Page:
Should the Church make Catholic education affordable for all families? Every Catholic parent has to consider how to educate his or her children. Usually this consideration boils down to a simple binary of whether to send her child to Catholic school or to public school.

My wife and I, both of whom have attended and worked at Catholic schools, almost instinctively want our two-year old daughter to have a Catholic education. It seems odd to think that a Catholic school would make a difference for her—after all, she doesn’t know the alphabet, let alone the Catechism—but we know an education that considers the well-being of the whole human person and introduces truth, goodness, and beauty at an early age—along with the great spiritual and sacramental gifts of the Church—will help form her for life.

The decision isn’t easy for many parents because the local church has done little in the last several decades to form the parental understanding on the need for Catholic education. If you are lucky, your priest might remind you in a homily about the importance of forming your children’s Catholic conscience and of raising them to be faithful Catholics. Few priests will argue that this kind of formation requires a Catholic education. Many parents thus assume that going to Mass and CCD is enough.

Catholic teaching might state that the parents are the primary educators of their children (the phrase is taken from the Second Vatican Council’s declaration on Christian education, Gravissimum educationis), but the majority of parents decide to outsource their child’s education to the local school board or the diocese, two entities guided largely by prevailing cultural norms or bureaucratic efficiencies. More often than not, parents are not equipped to understand curriculums and school culture. The Church responds primarily by doubling-down on her simple request: place your child with us and we will take care of his or her education.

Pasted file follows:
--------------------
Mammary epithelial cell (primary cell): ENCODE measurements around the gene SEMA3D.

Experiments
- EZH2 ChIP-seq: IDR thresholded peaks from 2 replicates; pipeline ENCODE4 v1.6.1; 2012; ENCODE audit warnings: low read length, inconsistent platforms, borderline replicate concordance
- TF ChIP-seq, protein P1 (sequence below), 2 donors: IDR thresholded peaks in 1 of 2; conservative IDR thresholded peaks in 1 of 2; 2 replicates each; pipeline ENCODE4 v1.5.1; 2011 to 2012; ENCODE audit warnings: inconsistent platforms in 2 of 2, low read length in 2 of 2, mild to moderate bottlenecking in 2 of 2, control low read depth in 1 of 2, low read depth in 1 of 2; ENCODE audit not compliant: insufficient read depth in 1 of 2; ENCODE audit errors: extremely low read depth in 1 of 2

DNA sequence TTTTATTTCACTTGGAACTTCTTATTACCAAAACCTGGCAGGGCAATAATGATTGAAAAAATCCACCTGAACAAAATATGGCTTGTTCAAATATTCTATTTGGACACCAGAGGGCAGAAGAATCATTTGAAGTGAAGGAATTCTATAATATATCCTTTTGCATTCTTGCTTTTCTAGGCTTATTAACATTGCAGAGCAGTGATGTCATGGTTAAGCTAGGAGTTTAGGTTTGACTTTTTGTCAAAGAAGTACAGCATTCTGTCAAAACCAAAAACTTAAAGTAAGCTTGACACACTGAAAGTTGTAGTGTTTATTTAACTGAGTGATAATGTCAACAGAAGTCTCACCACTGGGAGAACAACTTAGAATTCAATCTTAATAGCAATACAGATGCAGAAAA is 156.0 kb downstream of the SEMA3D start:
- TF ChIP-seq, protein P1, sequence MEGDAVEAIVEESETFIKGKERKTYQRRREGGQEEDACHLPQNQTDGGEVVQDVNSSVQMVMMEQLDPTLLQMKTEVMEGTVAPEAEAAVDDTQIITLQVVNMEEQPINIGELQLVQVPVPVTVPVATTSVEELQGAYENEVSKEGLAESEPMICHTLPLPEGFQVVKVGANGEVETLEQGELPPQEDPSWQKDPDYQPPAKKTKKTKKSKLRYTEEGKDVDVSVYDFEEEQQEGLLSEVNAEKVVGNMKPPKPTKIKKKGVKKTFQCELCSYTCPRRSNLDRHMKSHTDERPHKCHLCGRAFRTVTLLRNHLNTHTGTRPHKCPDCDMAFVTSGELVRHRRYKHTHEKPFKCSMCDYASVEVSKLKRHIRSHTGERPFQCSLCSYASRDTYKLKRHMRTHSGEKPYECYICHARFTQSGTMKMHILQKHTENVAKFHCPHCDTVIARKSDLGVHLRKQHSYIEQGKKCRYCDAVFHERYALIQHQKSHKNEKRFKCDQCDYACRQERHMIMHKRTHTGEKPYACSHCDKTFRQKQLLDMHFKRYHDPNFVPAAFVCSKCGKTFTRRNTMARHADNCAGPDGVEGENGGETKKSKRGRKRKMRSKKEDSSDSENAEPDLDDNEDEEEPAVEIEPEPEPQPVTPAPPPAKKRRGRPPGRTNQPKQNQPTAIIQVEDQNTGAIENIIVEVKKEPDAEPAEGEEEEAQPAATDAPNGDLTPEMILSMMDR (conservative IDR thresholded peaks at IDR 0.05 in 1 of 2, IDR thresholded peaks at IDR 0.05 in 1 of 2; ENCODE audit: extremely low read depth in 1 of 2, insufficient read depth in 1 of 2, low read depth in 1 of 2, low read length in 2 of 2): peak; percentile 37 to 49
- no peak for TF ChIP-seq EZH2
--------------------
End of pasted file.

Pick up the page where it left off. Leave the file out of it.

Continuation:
That trust is misplaced. Not lost amidst the Archbishop of San Francisco’s attempts to ensure fidelity to the magisterium among his teachers is the reality that his action is a last-ditch salutary effort. The majority of his teachers and his administrators openly reject Catholic doctrine, embracing syncretism with the culture rather than the Catholic heart and mind. This group of educators is hardly the canary in the coal mine. The canary died several generations ago. Indeed, we’re now several generations into adult lapsed Catholics misanthropically boasting about their Catholic education.

Of course, we all know many great (and usually expensive!) Catholic schools. The landscape is not so bleak that I cannot fondly and proudly look back at the parochial middle school and private high school I attended, as well as a Catholic graduate school. My teachers were not just competent and orthodox, but lived the faith in the frailty of their lives (that is, they were no holy rollers).